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    (Original post by rebmu)
    chromosomes basically have their own centromere whereas chromatids share a centromere, the centromere is the bit they are pulled apart by in mitosis, chromatids are usually identical to each otyher as they are the result of dna replication in interpahase however in interkinesis(the bit before meiosis 2) the dna does not replicate so the two sister chromatids that split and become chromosomes in their own right are not genetcally identical
    hope this clears up any confusion

    thanks mate how did u do in the january exam ?
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    How far have you guys gotten? I am on Growth curve....
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    (Original post by biology12345)
    thanks mate how did u do in the january exam ?
    did better than last year lol scraped an a in f214
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    (Original post by rebmu)
    did better than last year lol scraped an a in f214
    yh same got the 72/90 on the boundry for an a mine wernt a resit or aything though
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    looking for some ****ing past papers cant find any. the relevant q's r jumbled up. past paper bank is **** can some1 plz find relevant past papers
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    why there are so many things to rmb in unit 5 unit 5 is like the most difficult unit ever
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    (Original post by biology12345)
    yh same got the 72/90 on the boundry for an a mine wernt a resit or aything though
    nah wasn't a resit was live but just wasn't expecting it (even though i worked my ass off)
    as got a d in both as units (resitting them this summmer so hopefully all will go well)
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    (Original post by hannahnguyen)
    why there are so many things to rmb in unit 5 unit 5 is like the most difficult unit ever
    Yeah agreed! It's just memorising the work imo. But also they word the questions in such a weird way . If it was straight memorising it wont be THAT difficult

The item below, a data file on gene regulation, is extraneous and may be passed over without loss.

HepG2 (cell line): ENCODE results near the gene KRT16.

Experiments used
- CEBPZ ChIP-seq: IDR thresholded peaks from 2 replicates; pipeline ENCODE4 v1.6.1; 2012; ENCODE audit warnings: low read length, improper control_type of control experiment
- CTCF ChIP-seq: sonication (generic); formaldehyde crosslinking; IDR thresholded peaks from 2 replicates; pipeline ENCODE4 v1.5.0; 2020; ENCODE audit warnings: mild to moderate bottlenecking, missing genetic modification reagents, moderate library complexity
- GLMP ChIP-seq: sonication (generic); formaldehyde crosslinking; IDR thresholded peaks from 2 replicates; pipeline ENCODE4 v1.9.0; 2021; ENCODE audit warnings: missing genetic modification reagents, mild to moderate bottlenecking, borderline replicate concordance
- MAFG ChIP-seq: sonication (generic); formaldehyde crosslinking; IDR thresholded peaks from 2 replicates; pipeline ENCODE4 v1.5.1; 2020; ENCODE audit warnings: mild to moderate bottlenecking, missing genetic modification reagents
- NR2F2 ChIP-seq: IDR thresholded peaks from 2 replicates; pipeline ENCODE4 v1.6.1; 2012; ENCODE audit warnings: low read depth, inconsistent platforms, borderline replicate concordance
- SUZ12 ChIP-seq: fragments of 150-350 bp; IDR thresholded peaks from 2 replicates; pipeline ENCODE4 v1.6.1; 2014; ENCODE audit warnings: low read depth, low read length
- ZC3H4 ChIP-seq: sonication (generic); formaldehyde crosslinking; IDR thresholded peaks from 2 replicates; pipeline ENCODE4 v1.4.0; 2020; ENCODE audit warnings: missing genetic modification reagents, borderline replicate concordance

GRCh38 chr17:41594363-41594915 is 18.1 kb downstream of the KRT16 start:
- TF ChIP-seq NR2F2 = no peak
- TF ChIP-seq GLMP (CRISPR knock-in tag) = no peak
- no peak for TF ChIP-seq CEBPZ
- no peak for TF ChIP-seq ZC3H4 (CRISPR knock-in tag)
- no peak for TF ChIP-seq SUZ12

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    just to say.,....we haven't even finished a third of the syllabus......and the bit we have covered....we barely know....

    so my class will probably be bringing down those boundaries
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    (Original post by infernalcradle)
    just to say.,....we haven't even finished a third of the syllabus......and the bit we have covered....we barely know....

    so my class will probably be bringing down those boundaries
    but considering you have a medic offer, amongst with other people and other good offers (like me :P) you'll probably do the hard work and cover it yourself and ace it haha
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    (Original post by sportycricketer)
    but considering you have a medic offer, amongst with other people and other good offers (like me :P) you'll probably do the hard work and cover it yourself and ace it haha
    hmm....ace it?? :rolleyes:

    but yes, I intend to become "ill" next week, so regrettably, I won't be able to go back to school.....

    I will however, make miraculous 1 day recoveries on the days which I have exams
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    (Original post by infernalcradle)
    hmm....ace it?? :rolleyes:

    but yes, I intend to become "ill" next week, so regrettably, I won't be able to go back to school.....

    I will however, make miraculous 1 day recoveries on the days which I have exams
    How are you actually revising for it? :/ I really hate memorising all of it. I managed to finish my revision notes last week and doing past paper questions here and there
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    How far have you guys got? I am just about completing module 2, and going onto ecosystems...